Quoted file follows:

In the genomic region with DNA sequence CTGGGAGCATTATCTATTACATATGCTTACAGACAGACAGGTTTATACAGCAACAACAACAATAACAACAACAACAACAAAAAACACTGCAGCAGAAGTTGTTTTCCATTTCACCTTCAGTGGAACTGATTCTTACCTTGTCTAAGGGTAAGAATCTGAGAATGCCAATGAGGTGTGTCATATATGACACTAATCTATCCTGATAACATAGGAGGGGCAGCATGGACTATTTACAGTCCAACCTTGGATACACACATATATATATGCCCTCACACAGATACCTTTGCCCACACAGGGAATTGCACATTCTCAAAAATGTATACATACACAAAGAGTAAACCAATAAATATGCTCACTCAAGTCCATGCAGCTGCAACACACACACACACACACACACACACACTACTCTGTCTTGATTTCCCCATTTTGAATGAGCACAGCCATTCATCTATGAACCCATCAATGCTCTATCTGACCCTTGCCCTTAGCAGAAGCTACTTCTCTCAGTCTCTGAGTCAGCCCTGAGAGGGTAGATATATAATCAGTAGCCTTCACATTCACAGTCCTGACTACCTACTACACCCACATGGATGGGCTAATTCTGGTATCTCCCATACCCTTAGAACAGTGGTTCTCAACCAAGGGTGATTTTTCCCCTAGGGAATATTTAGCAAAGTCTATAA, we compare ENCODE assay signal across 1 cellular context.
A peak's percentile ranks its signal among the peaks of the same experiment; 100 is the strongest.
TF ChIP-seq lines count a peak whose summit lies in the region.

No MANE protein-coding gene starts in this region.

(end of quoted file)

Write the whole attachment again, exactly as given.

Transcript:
In the genomic region with DNA sequence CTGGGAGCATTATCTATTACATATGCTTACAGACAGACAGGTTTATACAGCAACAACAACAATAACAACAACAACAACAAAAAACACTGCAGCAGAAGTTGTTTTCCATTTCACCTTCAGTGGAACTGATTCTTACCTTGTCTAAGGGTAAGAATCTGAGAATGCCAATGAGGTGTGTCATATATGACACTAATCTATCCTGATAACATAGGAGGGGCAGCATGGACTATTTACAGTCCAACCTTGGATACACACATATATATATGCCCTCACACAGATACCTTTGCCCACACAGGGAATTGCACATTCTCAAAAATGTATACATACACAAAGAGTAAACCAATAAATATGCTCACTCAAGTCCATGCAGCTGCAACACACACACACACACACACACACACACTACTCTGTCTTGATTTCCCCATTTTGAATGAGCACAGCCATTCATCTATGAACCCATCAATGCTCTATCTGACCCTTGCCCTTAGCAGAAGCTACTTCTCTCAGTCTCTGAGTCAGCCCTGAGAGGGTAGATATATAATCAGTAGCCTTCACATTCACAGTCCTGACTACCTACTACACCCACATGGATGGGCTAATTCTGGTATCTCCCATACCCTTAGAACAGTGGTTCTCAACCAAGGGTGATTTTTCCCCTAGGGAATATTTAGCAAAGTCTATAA, we compare ENCODE assay signal across 1 cellular context.
A peak's percentile ranks its signal among the peaks of the same experiment; 100 is the strongest.
TF ChIP-seq lines count a peak whose summit lies in the region.

No MANE protein-coding gene starts in this region.